U.S. birth rate sees a slight bump for the first time in seven years

By Bridget Sielicki

U.S. birth rate sees a slight bump for the first time in seven years (liveaction.org)

A provisional report published Tuesday by the Centers for Disease Control (CDC) indicates that a total of 3,659,289 babies were born in 2021, which marks a one percent increase in the birth rate from 2020. This is the first rise in births the United States has seen since 2014.

While the overall birth rate rose, births for teens aged 15-19 declined six percent, which ABC News said is a record low. Women in their 30s saw the highest rise in fertility rates. Additionally, the birthrate rose two percent for white and Hispanic women but declined by two percent to three percent for Black, Asian, and Native American women.

Analysts predict that the slight rise was due to people overcoming their initial fears about the Covid-19 pandemic.

“That sort of suggests [that] when we saw the decline in births from 2019 to 2020, probably a lot of births were postponed,” Dr. Brady Hamilton, the lead author of the report and works with the NCHS Division of Vital Statistics, told ABC News. “People were waiting to see what happened [with the pandemic] and rates rose in older women as they may have proceeded to have that child.”

Despite the marginal rise in births, the country still faces an uphill battle when it comes to achieving a replaceable birth rate. In order to be demographically solvent, the average woman needs to have 2.1 children over the course of her childbearing years — the current rate stands at 1.7 children per woman.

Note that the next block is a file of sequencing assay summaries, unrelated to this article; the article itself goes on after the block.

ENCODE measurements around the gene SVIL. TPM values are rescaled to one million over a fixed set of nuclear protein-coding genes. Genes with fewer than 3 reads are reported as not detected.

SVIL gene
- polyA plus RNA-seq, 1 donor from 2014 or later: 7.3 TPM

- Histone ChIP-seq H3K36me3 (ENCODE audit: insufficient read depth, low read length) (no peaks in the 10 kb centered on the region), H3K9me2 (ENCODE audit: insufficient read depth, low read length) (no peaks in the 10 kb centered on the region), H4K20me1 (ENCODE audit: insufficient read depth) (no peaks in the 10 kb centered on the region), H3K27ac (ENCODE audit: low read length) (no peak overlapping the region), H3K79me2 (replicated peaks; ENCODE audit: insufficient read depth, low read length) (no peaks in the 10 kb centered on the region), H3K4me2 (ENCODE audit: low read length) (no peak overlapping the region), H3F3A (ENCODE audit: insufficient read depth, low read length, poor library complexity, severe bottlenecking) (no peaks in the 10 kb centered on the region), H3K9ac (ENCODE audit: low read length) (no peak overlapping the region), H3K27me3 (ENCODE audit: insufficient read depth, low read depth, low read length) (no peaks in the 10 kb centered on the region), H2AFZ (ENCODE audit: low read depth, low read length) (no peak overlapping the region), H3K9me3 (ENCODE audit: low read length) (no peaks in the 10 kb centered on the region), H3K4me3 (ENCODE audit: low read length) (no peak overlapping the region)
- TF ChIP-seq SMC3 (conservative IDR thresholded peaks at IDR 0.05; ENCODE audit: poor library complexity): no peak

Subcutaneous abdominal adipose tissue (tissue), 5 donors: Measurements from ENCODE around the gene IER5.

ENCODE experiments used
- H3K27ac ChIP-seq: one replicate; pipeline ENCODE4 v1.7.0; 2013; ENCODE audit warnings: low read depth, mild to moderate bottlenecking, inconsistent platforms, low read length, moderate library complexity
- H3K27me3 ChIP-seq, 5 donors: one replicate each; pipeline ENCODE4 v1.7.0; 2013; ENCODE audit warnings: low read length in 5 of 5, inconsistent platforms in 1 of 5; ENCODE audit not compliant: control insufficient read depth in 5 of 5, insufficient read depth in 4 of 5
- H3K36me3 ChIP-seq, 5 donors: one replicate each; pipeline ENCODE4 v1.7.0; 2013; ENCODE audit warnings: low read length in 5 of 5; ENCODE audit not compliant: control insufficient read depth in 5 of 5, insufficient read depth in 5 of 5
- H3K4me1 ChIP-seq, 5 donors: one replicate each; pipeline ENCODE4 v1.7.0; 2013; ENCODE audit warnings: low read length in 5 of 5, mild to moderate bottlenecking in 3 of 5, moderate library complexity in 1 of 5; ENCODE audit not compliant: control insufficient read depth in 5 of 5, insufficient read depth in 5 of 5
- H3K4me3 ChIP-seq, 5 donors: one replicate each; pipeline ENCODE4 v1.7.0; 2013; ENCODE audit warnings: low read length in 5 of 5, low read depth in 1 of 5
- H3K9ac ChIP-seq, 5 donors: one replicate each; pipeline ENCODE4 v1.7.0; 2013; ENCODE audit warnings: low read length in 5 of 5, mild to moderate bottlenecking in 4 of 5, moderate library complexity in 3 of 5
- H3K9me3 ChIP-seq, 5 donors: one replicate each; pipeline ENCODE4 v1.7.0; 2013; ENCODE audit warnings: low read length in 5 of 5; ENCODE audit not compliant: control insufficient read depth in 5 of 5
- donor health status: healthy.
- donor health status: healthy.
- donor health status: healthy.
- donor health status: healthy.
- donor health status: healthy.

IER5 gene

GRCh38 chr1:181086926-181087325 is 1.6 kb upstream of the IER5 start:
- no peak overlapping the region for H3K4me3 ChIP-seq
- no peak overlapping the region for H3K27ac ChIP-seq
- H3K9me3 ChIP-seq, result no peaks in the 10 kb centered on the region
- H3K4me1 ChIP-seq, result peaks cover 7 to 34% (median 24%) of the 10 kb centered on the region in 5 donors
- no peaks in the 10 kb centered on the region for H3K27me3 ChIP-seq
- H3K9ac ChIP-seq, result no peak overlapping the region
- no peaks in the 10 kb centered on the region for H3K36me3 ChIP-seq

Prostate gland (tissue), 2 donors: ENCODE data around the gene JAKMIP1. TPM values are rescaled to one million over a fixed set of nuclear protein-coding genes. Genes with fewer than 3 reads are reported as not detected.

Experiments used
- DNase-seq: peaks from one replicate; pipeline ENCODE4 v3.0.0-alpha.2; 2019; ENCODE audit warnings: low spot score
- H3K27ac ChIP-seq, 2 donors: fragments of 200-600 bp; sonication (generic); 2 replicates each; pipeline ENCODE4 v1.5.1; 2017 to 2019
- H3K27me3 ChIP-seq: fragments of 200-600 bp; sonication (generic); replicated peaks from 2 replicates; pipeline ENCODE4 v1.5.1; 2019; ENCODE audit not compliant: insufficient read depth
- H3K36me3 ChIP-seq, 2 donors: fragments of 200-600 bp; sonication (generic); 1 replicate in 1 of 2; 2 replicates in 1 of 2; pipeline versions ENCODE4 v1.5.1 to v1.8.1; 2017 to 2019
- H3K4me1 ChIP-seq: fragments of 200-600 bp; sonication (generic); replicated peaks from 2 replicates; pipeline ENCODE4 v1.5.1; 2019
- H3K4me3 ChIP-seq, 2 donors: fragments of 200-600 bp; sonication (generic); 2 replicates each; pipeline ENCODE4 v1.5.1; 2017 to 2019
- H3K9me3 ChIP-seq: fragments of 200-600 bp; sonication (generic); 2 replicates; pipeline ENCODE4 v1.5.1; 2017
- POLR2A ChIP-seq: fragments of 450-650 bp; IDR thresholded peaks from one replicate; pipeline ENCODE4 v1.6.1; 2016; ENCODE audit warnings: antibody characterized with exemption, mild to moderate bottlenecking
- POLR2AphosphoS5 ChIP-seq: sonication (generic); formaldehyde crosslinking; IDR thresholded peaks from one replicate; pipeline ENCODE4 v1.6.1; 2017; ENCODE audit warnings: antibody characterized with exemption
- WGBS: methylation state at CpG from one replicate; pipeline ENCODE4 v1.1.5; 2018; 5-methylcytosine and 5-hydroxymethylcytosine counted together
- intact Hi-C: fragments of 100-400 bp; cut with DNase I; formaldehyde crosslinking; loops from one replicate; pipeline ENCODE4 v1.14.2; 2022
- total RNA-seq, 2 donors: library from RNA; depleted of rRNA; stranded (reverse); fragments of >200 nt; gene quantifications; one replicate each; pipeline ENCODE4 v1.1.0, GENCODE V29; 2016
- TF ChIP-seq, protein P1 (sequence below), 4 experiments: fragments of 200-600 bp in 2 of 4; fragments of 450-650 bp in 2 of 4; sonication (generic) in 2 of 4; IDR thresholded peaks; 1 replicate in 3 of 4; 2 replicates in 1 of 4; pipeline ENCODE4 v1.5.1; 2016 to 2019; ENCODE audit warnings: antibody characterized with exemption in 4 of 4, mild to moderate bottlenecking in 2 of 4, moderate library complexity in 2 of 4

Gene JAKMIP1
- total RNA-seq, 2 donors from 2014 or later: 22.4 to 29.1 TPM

“I’m not going to get too excited about this,” Kenneth Johnson, a demographer at the University of New Hampshire, told the New York Times. “It’s really a very modest increase.”

Notwithstanding the current rise, the U.S. has faced a steady decline in birth rates for years. As the New York Times points out, the current year’s slight rise is still less than the overall births in 2019. As Live Action News has previously reported, abortion undoubtedly contributes to the declining birth rates, as does the use of birth control, rising childcare costs, and the lack of support for mothers and families. Many people still buy into the lie that the world is on the brink of overpopulation, despite the data suggesting otherwise. Yet, instead of pushing policies that encourage and support families — which would, in turn, lead to a robust nation and economy — many in the government today still push for abortion as the only way to boost an ailing economy.

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